UDC: Ultimate Dining Challenge

  • Homebound and Healing
  • Feb 1, 2017

We made the bold attempt to take the kids out for dinner on Monday night. Since Jim’s therapists take him out every day and practice eating in restaurants, we have decided to try to go out to eat like other families and not shelter Jim or ourselves from these experiences. So we chose to go to the The Mellow Mushroom, which probably changed its name to The Not So Mellow Mushroom after we had gone. 

Here are a few tips for any families trying to make these types of outings easier:

  • Call Ahead – Knowing that Jim has difficulty waiting for any extended period of time, we called the restaurant and explained our situation and ordered our food so that it would be ready when we got there. 
  • Go Early – In an effort to prevent putting on a Broadway Show for the entire restaurant, choose to dine at an off-peak time. This way the staff might be more accommodating when being asked to prepare food before your arrival. They may also be more willing to meet your specific needs for seating etc. 
  • Bring Reinforcements – Have something that your child finds reinforcing so that they will be occupied for the time while they are waiting for their food and while you are trying to shovel yours in faster than Winona Ryder trying to get out the door with unpaid merchandise. Some examples might include: snacks, an iPad, a favorite toy or stuffed animal. 
  • Show Up Prepared –  As no competent soldier would go to war without his rifle, you should never, ever, leave home without a back pack filled with everything but the kitchen sink. We bring extra clothes, baby wipes, garbage bags, extra shoes and whatever reinforcements we are planning to use… all bundled into a storage vessel that appears completely appropriate worn on the back of a twelve year old. 
  • Be Ready To Evacuate – Because your first few times eating out are like robbing a bank – “never get yourself into anything you can’t walk away from in 45 seconds.” Be realistic about what you are taking on and set a reasonable goal. If the ship starts sinking ask the staff for to go boxes and turn it into take out!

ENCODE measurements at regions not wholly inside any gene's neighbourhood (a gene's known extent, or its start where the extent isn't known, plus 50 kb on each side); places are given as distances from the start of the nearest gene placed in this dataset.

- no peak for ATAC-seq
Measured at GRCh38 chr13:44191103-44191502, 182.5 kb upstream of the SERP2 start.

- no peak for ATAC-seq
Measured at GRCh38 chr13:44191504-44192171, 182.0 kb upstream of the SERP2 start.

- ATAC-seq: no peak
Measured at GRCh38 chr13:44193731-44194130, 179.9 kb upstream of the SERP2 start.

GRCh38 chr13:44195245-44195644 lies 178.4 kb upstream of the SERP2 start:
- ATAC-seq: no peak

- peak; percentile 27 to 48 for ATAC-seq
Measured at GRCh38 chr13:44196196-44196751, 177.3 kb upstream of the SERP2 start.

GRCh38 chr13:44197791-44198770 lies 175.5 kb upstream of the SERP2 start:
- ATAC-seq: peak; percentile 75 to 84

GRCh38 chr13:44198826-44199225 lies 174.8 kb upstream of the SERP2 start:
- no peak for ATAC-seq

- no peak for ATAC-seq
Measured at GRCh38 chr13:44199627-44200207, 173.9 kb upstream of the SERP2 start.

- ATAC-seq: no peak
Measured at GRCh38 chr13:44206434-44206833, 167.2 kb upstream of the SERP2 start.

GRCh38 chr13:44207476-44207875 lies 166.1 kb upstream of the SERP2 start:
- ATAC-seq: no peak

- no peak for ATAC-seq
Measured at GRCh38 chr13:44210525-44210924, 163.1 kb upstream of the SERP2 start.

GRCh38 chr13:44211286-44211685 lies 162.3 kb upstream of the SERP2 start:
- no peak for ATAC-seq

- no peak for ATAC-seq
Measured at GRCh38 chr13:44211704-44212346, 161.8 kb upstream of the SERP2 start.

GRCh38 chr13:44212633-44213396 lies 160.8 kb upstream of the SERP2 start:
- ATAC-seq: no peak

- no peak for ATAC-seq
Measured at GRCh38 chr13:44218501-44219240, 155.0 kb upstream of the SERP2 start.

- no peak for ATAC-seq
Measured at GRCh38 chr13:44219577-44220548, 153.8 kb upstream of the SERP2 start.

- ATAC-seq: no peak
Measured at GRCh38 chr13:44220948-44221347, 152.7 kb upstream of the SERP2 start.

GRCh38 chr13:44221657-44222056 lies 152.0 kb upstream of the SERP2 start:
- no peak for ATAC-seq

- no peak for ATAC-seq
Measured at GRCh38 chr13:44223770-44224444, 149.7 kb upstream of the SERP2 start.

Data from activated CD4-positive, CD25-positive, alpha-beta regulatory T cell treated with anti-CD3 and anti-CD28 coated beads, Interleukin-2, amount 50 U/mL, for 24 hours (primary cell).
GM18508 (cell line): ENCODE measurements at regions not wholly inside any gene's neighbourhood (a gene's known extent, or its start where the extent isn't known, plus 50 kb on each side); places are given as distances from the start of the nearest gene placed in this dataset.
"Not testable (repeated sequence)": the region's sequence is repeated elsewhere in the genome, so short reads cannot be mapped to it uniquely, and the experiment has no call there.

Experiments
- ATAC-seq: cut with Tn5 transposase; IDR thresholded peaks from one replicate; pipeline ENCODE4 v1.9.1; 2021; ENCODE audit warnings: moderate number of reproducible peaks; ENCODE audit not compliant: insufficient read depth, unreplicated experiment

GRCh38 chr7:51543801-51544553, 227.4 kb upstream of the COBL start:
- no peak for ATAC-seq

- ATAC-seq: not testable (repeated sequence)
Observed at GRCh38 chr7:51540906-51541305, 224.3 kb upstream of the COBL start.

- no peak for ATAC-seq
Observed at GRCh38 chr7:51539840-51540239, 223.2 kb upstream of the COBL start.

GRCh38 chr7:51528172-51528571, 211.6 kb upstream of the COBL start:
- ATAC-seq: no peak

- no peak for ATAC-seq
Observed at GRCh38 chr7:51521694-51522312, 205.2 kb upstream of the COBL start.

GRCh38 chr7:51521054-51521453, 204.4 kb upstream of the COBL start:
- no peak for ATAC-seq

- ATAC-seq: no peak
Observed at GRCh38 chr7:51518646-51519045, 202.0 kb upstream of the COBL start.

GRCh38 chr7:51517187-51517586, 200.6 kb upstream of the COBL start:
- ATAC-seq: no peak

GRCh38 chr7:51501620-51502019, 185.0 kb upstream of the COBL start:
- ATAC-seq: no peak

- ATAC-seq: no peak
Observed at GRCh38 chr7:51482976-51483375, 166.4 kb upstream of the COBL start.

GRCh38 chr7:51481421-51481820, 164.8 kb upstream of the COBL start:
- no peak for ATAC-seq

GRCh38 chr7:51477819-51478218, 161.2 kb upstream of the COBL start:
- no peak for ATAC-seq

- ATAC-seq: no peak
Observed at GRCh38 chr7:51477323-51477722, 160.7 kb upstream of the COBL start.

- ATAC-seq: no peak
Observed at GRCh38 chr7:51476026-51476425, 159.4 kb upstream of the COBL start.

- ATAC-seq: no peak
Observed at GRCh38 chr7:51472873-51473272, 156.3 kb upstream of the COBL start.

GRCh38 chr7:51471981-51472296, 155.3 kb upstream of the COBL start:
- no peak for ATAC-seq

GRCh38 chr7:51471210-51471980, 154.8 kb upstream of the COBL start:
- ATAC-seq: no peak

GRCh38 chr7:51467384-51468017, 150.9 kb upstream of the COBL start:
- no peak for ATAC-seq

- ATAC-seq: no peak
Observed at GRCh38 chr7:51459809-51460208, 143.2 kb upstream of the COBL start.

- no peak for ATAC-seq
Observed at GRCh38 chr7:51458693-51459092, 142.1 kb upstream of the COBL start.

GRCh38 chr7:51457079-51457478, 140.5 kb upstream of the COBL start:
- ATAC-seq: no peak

• Pay Promptly – When the server brings your food to the table and asks if you need anything else, make sure you say, “the bill please.” In the interest of not making your kids wait any longer than necessary take care of payment while your eating so that you can get up and go as soon as possible. 
  • Be Generous – Since often times our kids can create a masterpiece that resembles a Jackson Pollock painting, and leave us feeling like we should offer to mop the floors (which we have done), tip your waitstaff appropriately and chances are they will be happy to have you back. 

As my husband likes to say, “these are general guidelines.” They don’t always work but hopefully they can improve your chances for an enjoyable experience. 

We tried our best to follow all of the tips listed above. Our experience wasn’t the best, but it wasn’t the worst either! 

  • Jim decided he was only going to eat crust so we were piling pizza crusts up as fast as we could.
  • Christian kept knocking his Legos into Jim’s plate.
  • The battery died on our Kindle, but we had other reinforcements.
  •  Jim knocked a glass of water all over himself and the table – thank goodness for the back pack.
  • Jim threw a tantrum …he laid back in the booth and started kicking the wall next to him.
  • We even had some aggresssion – Jim smacked Jeremy 3 times. 

But the point is that we tried ! So no matter what it was a win! The goal was to go out to eat in a restaurant and we did. We cannot get discouraged or we won’t continue to try. 

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2 Comments

  1. Erica Birchall

    February 5, 2017

    “Courage is not a man with a gun in his hand. It’s when you know you’re licked before you begin, but you begin anyway, and you see it through no matter what.” -Atticus Finch in “To Kill a Mockingbird”

    So very proud of you!

    • Homebound and Healing

      March 2, 2017

      Thank you Erica, for being one of those people who has helped me be courageous, especially when I really need to be. A very wise friend of mine once told me, “The things we don’t want to do, are usually the things we need to do the most!” Thank you for everything you have done for Jim!

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